Appearing in "The Importance of Being Deadly"
- Northstar (Jean-Paul Beaubier) (Main story and flashback)
- Aurora (Jeanne-Marie Beaubier) (Main story and flashback)
- Deadly Ernest (Ernest St. Ives) (First appearance)
- Smart Alec (Alec Thorne) (First full appearance)
- Delphine Courtney (First appearance)
- Doctor Bosson
- James Hudson (Only in flashback)
- A Nun (Only in flashback)
Synopsis for "The Importance of Being Deadly"
Northstar has taken his sister, Jeanne-Marie to a doctor, who can't find any problems with her, but warns him she may develop a third personality. In flashback, it is revealed that the twins had been raised separately and were only recently reunited. In the street, a mugger takes Jeanne-Marie's purse, triggering her transformation to Aurora. The mugger is bailed out by St. Ives. Northstar's dear friend Belmonde takes them to his cafe, which is empty because of St. Ives' harassment. He wants to buy the cafe, and arrives with thugs. He kills Belmonde with a touch and takes Aurora, mistaking her for Danielle.
Appearing in "Origins of Alpha Flight: Let a Child Be Born"
- Hodiak (First appearance)
- Nelvanna (First appearance)
- Turoq the Shaper (First appearance)
- Narya (as an infant)
- Professor Camperton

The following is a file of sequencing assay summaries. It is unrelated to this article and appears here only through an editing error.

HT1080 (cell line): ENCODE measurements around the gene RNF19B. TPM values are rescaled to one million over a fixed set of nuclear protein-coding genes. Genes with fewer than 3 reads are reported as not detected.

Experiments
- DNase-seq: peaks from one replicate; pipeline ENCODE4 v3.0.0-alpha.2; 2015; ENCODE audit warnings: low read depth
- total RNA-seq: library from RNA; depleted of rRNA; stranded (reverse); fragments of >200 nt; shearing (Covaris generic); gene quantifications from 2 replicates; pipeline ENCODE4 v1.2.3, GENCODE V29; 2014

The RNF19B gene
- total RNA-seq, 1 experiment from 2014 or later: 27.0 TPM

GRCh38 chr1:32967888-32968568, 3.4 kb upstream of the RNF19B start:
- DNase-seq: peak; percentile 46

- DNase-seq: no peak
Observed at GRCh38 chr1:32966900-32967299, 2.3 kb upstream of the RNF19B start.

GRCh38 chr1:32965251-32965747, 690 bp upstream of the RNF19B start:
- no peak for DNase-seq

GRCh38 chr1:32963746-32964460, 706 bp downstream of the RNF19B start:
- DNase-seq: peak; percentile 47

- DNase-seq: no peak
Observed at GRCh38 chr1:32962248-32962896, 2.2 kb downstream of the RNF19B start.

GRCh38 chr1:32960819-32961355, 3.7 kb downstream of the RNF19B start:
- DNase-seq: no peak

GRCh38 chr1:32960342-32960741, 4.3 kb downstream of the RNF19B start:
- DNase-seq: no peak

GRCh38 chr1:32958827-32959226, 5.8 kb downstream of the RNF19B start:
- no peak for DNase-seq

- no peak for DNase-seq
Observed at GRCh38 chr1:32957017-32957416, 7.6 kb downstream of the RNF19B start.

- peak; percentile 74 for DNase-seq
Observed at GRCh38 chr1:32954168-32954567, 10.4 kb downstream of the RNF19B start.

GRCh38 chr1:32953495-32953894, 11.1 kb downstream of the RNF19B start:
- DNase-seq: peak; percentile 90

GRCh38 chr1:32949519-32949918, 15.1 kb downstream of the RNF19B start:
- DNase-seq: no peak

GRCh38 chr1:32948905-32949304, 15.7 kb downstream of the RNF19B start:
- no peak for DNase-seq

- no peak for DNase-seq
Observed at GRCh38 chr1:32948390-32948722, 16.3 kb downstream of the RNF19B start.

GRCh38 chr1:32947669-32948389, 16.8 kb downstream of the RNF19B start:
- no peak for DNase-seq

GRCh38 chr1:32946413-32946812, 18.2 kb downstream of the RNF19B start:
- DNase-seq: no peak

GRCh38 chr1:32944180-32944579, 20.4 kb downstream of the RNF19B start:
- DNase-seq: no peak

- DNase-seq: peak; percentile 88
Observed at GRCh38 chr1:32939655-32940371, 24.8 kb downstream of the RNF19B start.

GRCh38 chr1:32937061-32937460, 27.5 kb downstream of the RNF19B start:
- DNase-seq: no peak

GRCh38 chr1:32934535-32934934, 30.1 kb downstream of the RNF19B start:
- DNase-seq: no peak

- Doctor Ruth Efford
Synopsis for "Origins of Alpha Flight: Let a Child Be Born"
Fifteen years ago at an archaeological dig, a metal headband is found. Late that night, Richard Easton dons it and is confronted by the gods (Hodiak, Nelvanna, and Turoq the Shaper). He spends one night with a beautified Nelvanna, only to reappear on earth 9 years later. The experience and loss of time drives him insane. Nelvanna then appears to Michael Twoyoungmen, who helps her give birth to Narya. She is to fight the beasts that threaten the world.
You've been wondering what it is that makes Aurora just a trifle looney! All is revealed in "The Importance of Being Deadly," highlighting Jeanne-Marie and her brother North Star! And it's not what you'd think! Also featuring the continuing "Origins of Alpha Flight" back-up series, this issue, telling the unknown tale of Snowbird!
John Byrne had to misread phonetically the spelling of ‘Raymond.’ Unlike French, the English pronunciation uttering the ‘d,’ [/de/] and Byrne certainly anxious to respect the use of French for his Quebecker characters, he added an ‘e’ at the end of Raymond, feminizing by mistake the first name.